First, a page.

How to maintain the balance of wildflower seedlings and grass and control weeds in a new meadow
Thanks to everyone who joined the safari on 9th October 2019 at Titley and Croft, especially to hosts Christopher Goode and Iain Carter and Matt Pitts from Plantlife.
We visited 2 very different meadow making pilot sites that had been sown with seed in August 2019
- Titley Mill was ordinary species poor grassland that had been mown for hay, grazed, spot sprayed, harrowed, seeded and rolled
- Lady Acre at Croft was an arable field that had been spot sprayed, cultivated, seeded and rolled
At both sites the main challenge now is to keep the sward open so that the sown seedlings aren’t out competed by existing grass / weeds.
Both sites have yellow rattle in the mix which means that grazing (or cut+collect/topping) are possible options over winter UNTIL the yellow rattle seedlings emerge in the spring. For details of how to get the best results see Matt Pitt’s summary of key points for management in years 1 and 2 after restoration Post Restoration Management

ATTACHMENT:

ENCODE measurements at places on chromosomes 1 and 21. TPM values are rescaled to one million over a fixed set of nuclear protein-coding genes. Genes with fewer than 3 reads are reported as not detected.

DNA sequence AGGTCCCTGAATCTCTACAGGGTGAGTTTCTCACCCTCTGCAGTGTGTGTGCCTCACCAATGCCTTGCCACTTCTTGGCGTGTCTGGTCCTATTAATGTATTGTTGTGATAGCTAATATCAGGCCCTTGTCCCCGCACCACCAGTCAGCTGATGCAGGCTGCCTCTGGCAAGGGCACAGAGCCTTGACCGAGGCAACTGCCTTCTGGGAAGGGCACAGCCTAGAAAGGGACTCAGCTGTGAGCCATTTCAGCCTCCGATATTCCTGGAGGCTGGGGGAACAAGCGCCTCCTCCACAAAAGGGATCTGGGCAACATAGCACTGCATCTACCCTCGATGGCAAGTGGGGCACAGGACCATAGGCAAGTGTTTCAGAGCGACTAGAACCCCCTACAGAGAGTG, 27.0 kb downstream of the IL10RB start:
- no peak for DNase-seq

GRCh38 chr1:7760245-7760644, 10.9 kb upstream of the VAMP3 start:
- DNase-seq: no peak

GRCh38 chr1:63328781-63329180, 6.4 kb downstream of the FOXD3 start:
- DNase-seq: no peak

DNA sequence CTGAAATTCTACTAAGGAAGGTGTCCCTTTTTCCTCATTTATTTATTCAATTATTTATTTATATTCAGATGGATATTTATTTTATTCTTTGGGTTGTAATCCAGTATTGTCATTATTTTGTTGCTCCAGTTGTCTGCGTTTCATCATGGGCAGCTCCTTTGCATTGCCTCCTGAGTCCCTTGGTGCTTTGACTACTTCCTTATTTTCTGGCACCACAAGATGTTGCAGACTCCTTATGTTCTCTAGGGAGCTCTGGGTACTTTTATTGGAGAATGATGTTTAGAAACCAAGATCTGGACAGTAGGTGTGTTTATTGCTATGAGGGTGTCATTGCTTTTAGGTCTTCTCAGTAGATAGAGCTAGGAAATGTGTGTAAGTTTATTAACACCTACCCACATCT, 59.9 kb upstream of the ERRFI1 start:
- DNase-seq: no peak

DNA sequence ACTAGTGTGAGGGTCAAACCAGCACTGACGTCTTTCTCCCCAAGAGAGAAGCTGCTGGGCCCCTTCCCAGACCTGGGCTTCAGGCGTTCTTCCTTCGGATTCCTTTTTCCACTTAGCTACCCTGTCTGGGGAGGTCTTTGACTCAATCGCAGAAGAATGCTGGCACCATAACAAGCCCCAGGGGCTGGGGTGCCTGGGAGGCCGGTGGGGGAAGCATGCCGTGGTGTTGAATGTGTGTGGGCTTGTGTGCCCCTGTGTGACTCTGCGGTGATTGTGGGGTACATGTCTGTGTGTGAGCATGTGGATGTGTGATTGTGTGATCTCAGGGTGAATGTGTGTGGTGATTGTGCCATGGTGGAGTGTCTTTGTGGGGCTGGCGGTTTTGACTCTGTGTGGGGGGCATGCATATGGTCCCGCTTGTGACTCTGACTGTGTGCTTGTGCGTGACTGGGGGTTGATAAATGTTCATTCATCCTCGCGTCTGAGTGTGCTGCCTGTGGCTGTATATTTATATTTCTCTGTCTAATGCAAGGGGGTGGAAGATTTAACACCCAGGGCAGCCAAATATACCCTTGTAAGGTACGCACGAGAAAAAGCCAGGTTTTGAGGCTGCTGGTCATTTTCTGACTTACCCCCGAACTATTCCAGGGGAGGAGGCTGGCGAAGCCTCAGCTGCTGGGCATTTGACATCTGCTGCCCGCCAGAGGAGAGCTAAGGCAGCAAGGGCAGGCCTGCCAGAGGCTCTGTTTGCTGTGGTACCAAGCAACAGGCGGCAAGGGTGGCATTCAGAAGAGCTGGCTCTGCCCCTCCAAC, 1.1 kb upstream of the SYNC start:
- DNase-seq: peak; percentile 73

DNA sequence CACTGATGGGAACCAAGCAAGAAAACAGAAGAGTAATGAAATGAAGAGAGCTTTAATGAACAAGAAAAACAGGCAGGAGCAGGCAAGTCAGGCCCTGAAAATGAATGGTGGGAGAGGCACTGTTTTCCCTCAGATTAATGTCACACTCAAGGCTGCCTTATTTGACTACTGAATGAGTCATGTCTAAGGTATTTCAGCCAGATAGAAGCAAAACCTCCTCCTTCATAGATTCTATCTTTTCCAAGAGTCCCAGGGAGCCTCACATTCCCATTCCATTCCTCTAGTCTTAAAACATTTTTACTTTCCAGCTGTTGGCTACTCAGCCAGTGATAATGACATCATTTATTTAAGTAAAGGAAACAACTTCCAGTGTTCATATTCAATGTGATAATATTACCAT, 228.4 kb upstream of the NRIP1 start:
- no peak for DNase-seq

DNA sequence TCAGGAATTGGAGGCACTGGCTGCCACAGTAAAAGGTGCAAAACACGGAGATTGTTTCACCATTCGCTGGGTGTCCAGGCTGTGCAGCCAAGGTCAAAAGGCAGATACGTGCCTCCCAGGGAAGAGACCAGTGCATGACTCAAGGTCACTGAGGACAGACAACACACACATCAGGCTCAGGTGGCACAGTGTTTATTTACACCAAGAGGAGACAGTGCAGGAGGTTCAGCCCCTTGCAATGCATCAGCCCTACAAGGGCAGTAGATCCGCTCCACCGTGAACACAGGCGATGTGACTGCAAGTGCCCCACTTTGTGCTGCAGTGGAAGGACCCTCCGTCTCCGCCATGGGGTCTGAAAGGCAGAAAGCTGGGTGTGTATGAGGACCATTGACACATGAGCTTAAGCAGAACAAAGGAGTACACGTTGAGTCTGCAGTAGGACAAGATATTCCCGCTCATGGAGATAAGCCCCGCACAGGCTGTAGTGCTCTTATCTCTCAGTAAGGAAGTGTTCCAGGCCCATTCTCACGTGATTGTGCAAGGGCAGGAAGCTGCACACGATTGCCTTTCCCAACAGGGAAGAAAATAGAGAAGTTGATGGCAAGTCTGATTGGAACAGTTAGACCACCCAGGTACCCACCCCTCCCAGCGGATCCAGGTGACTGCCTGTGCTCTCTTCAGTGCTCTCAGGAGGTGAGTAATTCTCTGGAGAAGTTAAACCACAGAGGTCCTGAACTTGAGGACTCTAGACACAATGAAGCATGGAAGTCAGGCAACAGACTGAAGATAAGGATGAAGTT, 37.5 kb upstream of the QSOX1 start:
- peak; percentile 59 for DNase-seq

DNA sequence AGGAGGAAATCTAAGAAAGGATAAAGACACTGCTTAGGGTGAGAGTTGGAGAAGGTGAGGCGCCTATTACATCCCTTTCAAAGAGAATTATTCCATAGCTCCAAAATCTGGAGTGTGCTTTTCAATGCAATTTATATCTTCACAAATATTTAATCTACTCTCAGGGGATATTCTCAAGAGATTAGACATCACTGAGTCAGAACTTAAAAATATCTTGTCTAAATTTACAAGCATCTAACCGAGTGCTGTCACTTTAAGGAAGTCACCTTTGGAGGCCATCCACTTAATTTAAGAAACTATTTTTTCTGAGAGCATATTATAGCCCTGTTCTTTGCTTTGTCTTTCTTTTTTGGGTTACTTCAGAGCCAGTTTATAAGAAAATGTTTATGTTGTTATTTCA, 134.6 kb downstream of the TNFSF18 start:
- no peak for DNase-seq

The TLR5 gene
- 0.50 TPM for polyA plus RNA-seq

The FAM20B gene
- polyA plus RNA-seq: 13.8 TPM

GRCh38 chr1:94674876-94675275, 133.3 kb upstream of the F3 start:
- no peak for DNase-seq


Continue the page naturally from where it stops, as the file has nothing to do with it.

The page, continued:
The same challenge occurs in all grassland being enhanced whether by introduced seed or seed from existing meadow plants shed during hay making.
The Resources page has links to really useful guidance and summaries of what we discussed on the safari
- Post Restoration Management = Matt Pitt’s summary of key points for management in years 1 and 2 after restoration
- How to manage a meadow for hay making and grazing pasture
- How do I know if my meadow restoration or recreation is succeeding?
- Restoring Wildflower Meadows – common reasons for not succeeding
- Arable reversion to species rich grassland – early management of new sward
Keep checking your meadow every few days, especially when you are grazing – to keep the balance between an open sward and too much poaching / nibbling the emerging seedlings.
Send us photos of your meadow over winter and any seedlings you’d like help with ID.